One of Prince Murad's wives was Habiba Banu Begum, the daughter of Mirza Aziz Koka, Known as Khan Azam.[13] He was the son of Akbar's milk mother, Jiji Anga. The marriage took place on 15 May 1587, when Murad was seventeen.[14] She was the mother of Prince Rustam Mirza born on 27 August 1588[15] and died on 30 November 1597,[16] and Prince Alam Sultan Mirza born on 4 November 1590 and died in infancy.[17]

Another of his wives was the daughter of Bahadur Khan, the son, and successor of Raja Ali Khan, ruler of Khandesh.[18] Akbar arranged this marriage, in order to exact more help from Khandesh for the Mughals' future operations in the Deccan.[19] His only daughter Princess Jahan Banu Begum was married to Prince Parviz Mirza, son of Emperor Jahangir. This marriage was held at the palace of his mother, Mariam-uz-Zamani.[20]

GovernorshipsEdit

  • Malwa 1590–1594
  • Berar 1596–1599
  • Assam 1595–1597

ReferencesEdit

  1. ^ Mughal title Mirza, the title of Mirza and not Khan or Padshah, which were the titles of the Mongol rulers.
  2. ^ Muntakhab-ut-Tawarikh, pg 395
  3. ^ Ain-i-Akbari volume2
  4. ^ transl.; ed.; Thackston, annot. by Wheeler M. (1999). The Jahangirnama: memoirs of Jahangir, Emperor of India. New York: Oxford Univ. Press. p. 37. ISBN 9780195127188. {{cite book}}: |last2= has generic name (help)
  5. ^ Vincent Arthur Smith, Akbar the Great Mogul, 1542-1605, 1917
  6. ^ Spanish Geographical Society. "Antonio de Montserrat in the final frontier". Newsletter of the Spanish Geographical Society. 43. Archived from the original on 2015-11-26.
  7. ^ Gomez, Oscar R. (2013). Tantrism in the Society of Jesus – from Tibet to the Vatican today. Editorial MenteClara. p. 28. ISBN 978-987-24510-3-5.
  8. ^ Gomez, Oscar R. (2015). Antonio de Montserrat – Biography of the first Jesuit initiated in Tibetan Tantric Buddhism. Editorial MenteClara. p. 32. ISBN 978-987-24510-4-2.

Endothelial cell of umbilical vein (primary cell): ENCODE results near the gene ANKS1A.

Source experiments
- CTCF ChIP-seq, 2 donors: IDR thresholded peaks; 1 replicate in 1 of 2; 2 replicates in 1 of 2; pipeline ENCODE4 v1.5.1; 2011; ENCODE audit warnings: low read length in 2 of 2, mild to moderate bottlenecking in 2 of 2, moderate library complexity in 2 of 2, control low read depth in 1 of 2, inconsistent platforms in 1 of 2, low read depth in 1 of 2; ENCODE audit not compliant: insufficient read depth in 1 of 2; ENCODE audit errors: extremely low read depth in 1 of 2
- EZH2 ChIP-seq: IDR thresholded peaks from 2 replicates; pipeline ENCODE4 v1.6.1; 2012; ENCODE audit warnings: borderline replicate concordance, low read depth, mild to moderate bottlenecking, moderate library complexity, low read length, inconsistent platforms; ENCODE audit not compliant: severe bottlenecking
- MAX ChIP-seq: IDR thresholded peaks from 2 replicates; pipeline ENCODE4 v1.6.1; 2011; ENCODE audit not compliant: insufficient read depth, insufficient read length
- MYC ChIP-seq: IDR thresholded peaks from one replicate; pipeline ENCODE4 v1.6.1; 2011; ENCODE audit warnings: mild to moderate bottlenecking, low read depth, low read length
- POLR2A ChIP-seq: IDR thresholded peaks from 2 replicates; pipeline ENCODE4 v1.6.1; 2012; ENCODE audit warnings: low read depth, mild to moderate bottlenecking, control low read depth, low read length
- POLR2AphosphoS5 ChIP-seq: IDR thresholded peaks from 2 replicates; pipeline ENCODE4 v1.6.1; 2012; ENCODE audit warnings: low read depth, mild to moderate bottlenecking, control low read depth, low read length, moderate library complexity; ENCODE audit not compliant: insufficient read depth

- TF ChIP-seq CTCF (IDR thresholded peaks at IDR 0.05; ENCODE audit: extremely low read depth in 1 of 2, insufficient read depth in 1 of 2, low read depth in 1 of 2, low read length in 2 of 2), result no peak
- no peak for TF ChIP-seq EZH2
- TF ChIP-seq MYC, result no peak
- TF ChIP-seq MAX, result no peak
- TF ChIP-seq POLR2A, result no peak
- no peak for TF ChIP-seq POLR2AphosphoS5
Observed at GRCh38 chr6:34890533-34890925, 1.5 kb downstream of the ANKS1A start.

9. ^ Mansabdari system
  10. ^ Dr. Ricard Von Garbe, Akbar, The Emperor Of India, 1909
  11. ^ a b c Gascioigne, Bamber. A Brief History of the Great Moghuls: India's most flamboyant rulers. p. 113.
  12. ^ a b Fazl, Abul. The Akbarnama. Vol. III. Translated by Beveridge, Henry. Calcutta: ASIATIC SOCIETY OF BENGAL. pp. 1127–27.
  13. ^ Royal Asiatic Society of Great Britain and Ireland. Journal of the Royal Asiatic Society of Great Britain and Ireland. Cambridge University Press for the Royal Asiatic Society. p. 1899.
  14. ^ Beveridge 1907, p. 791.
  15. ^ Beveridge 1907, p. 807.
  16. ^ Beveridge 1907, p. 1097.
  17. ^ Beveridge 1907, p. 881.
  18. ^ Maharashtra State Gazetteers: Aurangabad district. Director of Government Printing, Stationery and Publications, Maharashtra State. 1977. p. 107.
  19. ^ Khan, Yar Muhammad (1971). The Deccan Policy of the Mughuls. United Book Corporation. p. 77.
  20. ^ Jahangir, Emperor; Rogers, Alexander; Beveridge, Henry (1909). The Tuzuk-i-Jahangiri; or, Memoirs of Jahangir. Translated by Alexander Rogers. Edited by Henry Beveridge. London Royal Asiatic Society. pp. 78, 81.

BibliographyEdit

  • Beveridge, Henry (1907). Akbarnama of Abu'l-Fazl ibn Mubarak – Volume III. Asiatic Society, Calcutta.